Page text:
Last week David Cameron sparked a run of speculation about whether and when there might be a referendum on Britain’s relationship with the EU. Critics said that he didn’t actually give a firm commitment to hold one, gave no date and didn’t even suggest what the question might be. Therefore, their theory goes, his comments amounted to very little, right? Wrong.
David Cameron was intentionally moving the position of the Conservative Party. Having worked as his Press Secretary, I know there are times when stories appear in the papers because journalists, collectively, get a bit carried away but there are also times when stories appear because although, on the face of it, nothing very new has been said, the background briefing given to journalists by a spokesman means they understand something significant is happening. Last week’s announcement definitely fell into the latter category.
So why didn’t he just name the date and set the question? There is huge uncertainty about where current events in the EU will end. A partial break up the eurozone is still highly likely. Against that backdrop, it is events that will drive the timetable and events which will determine the final shape of any renegotiation. It would be foolish for any government to be too prescriptive about things at this stage. But they should be preparing the ground for change and last week, David Cameron confirmed that he was. For the first time, he explicitly said that the “status quo” of Britain’s relationship with the EU was no longer acceptable. That is a significant change.
The majority of people in Britain don’t want to leave the EU altogether but they do want a new relationship with many powers returned. At times of crisis, the future belongs to those with both a plan and the political will to drive that plan through. If the eurozone countries do decide to integrate politically and fiscally in order to save the single currency then our membership of the EU will have to be renegotiated because some of the measures we are already signed up to could start to act against our national interest. Alternatively, if the euro collapses or a number of countries leave it, we will be in a totally different situation anyway. Either way, change is on the cards.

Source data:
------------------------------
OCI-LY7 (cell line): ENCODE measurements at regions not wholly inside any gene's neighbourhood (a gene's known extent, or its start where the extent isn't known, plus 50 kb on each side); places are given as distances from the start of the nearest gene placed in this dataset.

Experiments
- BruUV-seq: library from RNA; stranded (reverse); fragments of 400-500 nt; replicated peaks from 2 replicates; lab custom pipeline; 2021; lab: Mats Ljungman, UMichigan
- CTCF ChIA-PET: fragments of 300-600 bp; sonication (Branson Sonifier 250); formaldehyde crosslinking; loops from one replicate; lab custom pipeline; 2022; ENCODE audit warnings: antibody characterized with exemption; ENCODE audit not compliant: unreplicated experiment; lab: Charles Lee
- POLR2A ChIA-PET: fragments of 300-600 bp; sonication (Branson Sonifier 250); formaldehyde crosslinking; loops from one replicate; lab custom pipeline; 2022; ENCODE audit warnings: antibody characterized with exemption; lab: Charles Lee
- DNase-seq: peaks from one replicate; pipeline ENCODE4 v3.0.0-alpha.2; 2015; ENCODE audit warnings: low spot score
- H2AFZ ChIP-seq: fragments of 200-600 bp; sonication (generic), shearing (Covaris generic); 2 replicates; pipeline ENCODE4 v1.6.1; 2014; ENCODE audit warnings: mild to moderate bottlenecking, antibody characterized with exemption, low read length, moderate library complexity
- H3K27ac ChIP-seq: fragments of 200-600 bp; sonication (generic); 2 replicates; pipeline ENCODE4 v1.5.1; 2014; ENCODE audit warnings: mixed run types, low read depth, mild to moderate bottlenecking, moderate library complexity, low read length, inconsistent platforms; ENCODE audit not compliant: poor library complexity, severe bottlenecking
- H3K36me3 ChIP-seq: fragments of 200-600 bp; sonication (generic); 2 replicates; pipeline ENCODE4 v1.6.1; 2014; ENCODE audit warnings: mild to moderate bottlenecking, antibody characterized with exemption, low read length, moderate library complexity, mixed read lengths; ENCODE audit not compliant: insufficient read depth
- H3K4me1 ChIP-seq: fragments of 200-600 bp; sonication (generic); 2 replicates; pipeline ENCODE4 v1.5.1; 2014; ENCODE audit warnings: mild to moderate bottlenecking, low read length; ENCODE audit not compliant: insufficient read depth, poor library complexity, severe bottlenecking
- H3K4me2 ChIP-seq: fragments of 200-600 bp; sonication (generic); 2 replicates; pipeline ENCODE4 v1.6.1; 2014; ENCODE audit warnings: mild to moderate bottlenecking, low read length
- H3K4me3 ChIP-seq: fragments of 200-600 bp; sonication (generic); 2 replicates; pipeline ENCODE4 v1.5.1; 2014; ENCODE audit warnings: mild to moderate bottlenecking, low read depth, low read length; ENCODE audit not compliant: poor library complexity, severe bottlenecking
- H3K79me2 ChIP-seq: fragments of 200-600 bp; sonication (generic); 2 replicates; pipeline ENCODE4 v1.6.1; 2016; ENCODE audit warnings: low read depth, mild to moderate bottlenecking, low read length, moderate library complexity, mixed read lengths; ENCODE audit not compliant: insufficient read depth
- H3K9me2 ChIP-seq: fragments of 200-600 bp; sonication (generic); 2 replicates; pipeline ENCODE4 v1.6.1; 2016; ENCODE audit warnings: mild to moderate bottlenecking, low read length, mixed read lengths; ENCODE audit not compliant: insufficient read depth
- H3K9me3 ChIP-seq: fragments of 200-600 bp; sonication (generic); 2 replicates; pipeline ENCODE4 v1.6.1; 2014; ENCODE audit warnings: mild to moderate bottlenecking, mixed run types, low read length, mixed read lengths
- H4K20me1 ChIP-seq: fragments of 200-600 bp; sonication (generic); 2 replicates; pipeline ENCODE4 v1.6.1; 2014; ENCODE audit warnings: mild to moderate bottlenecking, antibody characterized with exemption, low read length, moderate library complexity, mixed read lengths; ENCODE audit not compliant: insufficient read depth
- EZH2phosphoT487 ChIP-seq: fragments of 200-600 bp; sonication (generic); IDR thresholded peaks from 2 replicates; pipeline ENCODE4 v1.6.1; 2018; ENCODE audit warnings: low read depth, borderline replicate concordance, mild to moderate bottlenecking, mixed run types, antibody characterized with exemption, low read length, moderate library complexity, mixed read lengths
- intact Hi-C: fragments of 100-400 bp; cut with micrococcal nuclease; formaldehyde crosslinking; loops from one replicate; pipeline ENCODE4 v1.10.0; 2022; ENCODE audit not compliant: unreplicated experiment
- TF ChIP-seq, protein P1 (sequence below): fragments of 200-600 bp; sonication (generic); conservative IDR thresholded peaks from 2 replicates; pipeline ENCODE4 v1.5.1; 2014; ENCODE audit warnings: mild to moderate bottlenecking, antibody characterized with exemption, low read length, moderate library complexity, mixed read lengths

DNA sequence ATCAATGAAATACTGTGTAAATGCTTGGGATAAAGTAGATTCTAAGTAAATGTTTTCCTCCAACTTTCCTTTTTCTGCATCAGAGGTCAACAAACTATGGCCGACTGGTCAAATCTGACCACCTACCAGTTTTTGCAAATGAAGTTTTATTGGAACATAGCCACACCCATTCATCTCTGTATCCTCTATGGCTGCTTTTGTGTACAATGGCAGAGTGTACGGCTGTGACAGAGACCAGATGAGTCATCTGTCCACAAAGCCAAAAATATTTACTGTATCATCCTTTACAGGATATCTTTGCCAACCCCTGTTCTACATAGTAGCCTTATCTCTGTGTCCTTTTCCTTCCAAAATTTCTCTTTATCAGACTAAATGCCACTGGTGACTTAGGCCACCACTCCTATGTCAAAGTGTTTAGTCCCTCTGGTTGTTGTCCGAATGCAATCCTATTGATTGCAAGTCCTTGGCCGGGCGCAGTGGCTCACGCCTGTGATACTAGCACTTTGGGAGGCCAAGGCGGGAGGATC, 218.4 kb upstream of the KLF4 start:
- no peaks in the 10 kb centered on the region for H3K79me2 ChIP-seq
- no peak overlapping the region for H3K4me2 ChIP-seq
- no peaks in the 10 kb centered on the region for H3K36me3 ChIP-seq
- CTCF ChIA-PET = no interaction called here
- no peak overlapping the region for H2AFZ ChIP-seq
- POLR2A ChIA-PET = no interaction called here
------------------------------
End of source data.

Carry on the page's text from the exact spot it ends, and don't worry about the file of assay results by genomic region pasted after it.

Some say that you can’t renegotiate our membership of the EU but no one has really tried yet. I don’t think we should be defeatist about this issue because where there is a will, there is a way. The EU has accumulated too much power and the more competences it takes on, the less competent it becomes. It is time to clip its wings and take powers away from Brussels. Rather than the dogma of “ever closer union” we need to see powers passing back in the opposite direction to national governments.
There are already different tiers in the EU. There are currently 27 member states but only 17 of those are members of the euro. There are countries in the EU but not members of the Schengen agreement on border controls. There are some EU members who are neutral and have never worked with the EU on defence matters. The challenge now is to expand the “pick and mix” principle so that more policies in the EU become optional. We should aim to remain part of the single market which is what we signed up to in the first place but take powers back in many other areas.
It is sometimes argued that now is not the time to talk about re-negotiating Britain’s relationship with the EU because the euro is so feeble that it is not capable of withstanding democratic process or discussion about the EU’s future. But now is not the time to put our heads in the sand and ignore the failure of the euro. So, let’s negotiate.